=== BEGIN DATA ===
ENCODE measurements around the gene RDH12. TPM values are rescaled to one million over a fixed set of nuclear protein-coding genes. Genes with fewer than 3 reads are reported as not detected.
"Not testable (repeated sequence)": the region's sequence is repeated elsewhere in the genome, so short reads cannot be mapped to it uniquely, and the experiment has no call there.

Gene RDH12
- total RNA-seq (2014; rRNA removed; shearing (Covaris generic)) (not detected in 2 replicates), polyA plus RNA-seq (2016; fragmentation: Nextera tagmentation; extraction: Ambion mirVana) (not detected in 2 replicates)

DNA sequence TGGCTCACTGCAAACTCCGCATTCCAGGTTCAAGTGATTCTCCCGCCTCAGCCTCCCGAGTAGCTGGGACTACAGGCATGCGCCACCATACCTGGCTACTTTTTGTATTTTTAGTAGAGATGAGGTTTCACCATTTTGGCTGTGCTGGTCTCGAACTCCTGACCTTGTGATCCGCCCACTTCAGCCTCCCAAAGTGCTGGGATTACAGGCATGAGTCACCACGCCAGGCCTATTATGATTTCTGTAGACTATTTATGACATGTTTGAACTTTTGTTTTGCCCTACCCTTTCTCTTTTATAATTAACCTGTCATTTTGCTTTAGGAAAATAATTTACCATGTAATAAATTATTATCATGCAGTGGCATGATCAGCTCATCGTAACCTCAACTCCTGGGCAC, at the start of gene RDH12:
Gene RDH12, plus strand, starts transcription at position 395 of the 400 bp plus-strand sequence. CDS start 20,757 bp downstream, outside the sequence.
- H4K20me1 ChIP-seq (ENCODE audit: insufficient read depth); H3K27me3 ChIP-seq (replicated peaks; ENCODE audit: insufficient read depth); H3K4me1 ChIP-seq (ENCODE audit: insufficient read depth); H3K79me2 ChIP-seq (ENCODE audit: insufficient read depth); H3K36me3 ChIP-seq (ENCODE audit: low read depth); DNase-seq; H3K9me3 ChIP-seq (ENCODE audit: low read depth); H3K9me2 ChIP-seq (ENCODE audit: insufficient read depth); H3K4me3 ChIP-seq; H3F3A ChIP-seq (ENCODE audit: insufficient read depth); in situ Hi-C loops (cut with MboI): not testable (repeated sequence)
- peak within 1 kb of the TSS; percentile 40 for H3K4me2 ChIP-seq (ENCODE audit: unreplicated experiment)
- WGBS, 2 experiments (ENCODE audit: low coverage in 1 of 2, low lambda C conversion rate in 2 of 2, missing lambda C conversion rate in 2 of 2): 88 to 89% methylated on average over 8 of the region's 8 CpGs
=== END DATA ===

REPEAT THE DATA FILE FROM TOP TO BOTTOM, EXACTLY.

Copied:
ENCODE measurements around the gene RDH12. TPM values are rescaled to one million over a fixed set of nuclear protein-coding genes. Genes with fewer than 3 reads are reported as not detected.
"Not testable (repeated sequence)": the region's sequence is repeated elsewhere in the genome, so short reads cannot be mapped to it uniquely, and the experiment has no call there.

Gene RDH12
- total RNA-seq (2014; rRNA removed; shearing (Covaris generic)) (not detected in 2 replicates), polyA plus RNA-seq (2016; fragmentation: Nextera tagmentation; extraction: Ambion mirVana) (not detected in 2 replicates)

DNA sequence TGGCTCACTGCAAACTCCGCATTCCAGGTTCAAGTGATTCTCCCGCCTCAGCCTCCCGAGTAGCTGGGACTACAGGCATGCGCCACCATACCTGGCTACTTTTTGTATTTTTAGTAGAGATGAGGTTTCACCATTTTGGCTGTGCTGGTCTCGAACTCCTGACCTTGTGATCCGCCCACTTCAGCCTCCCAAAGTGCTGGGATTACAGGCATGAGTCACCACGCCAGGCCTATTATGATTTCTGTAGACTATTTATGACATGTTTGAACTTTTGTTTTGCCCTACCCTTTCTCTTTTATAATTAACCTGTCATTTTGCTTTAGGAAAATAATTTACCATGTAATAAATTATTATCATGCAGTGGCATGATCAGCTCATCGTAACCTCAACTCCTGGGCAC, at the start of gene RDH12:
Gene RDH12, plus strand, starts transcription at position 395 of the 400 bp plus-strand sequence. CDS start 20,757 bp downstream, outside the sequence.
- H4K20me1 ChIP-seq (ENCODE audit: insufficient read depth); H3K27me3 ChIP-seq (replicated peaks; ENCODE audit: insufficient read depth); H3K4me1 ChIP-seq (ENCODE audit: insufficient read depth); H3K79me2 ChIP-seq (ENCODE audit: insufficient read depth); H3K36me3 ChIP-seq (ENCODE audit: low read depth); DNase-seq; H3K9me3 ChIP-seq (ENCODE audit: low read depth); H3K9me2 ChIP-seq (ENCODE audit: insufficient read depth); H3K4me3 ChIP-seq; H3F3A ChIP-seq (ENCODE audit: insufficient read depth); in situ Hi-C loops (cut with MboI): not testable (repeated sequence)
- peak within 1 kb of the TSS; percentile 40 for H3K4me2 ChIP-seq (ENCODE audit: unreplicated experiment)
- WGBS, 2 experiments (ENCODE audit: low coverage in 1 of 2, low lambda C conversion rate in 2 of 2, missing lambda C conversion rate in 2 of 2): 88 to 89% methylated on average over 8 of the region's 8 CpGs